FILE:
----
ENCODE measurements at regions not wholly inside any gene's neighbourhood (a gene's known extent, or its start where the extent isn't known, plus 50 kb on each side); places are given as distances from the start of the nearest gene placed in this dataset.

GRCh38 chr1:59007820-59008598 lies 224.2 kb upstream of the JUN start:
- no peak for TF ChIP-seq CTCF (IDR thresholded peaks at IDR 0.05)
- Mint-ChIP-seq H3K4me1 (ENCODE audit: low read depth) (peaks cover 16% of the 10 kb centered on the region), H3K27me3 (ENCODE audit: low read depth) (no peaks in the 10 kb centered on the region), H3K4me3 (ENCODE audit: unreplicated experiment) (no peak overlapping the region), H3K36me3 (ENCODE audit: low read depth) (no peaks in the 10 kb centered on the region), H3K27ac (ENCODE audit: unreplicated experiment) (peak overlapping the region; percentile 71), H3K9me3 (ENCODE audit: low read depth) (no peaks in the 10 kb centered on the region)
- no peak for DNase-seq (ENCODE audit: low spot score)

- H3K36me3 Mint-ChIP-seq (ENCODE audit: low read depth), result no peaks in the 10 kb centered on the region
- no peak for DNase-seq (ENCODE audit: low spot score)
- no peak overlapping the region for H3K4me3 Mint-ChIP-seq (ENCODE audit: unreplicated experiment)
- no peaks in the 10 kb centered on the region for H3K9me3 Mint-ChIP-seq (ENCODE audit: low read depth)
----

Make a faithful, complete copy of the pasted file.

ENCODE measurements at regions not wholly inside any gene's neighbourhood (a gene's known extent, or its start where the extent isn't known, plus 50 kb on each side); places are given as distances from the start of the nearest gene placed in this dataset.

GRCh38 chr1:59007820-59008598 lies 224.2 kb upstream of the JUN start:
- no peak for TF ChIP-seq CTCF (IDR thresholded peaks at IDR 0.05)
- Mint-ChIP-seq H3K4me1 (ENCODE audit: low read depth) (peaks cover 16% of the 10 kb centered on the region), H3K27me3 (ENCODE audit: low read depth) (no peaks in the 10 kb centered on the region), H3K4me3 (ENCODE audit: unreplicated experiment) (no peak overlapping the region), H3K36me3 (ENCODE audit: low read depth) (no peaks in the 10 kb centered on the region), H3K27ac (ENCODE audit: unreplicated experiment) (peak overlapping the region; percentile 71), H3K9me3 (ENCODE audit: low read depth) (no peaks in the 10 kb centered on the region)
- no peak for DNase-seq (ENCODE audit: low spot score)

- H3K36me3 Mint-ChIP-seq (ENCODE audit: low read depth), result no peaks in the 10 kb centered on the region
- no peak for DNase-seq (ENCODE audit: low spot score)
- no peak overlapping the region for H3K4me3 Mint-ChIP-seq (ENCODE audit: unreplicated experiment)
- no peaks in the 10 kb centered on the region for H3K9me3 Mint-ChIP-seq (ENCODE audit: low read depth)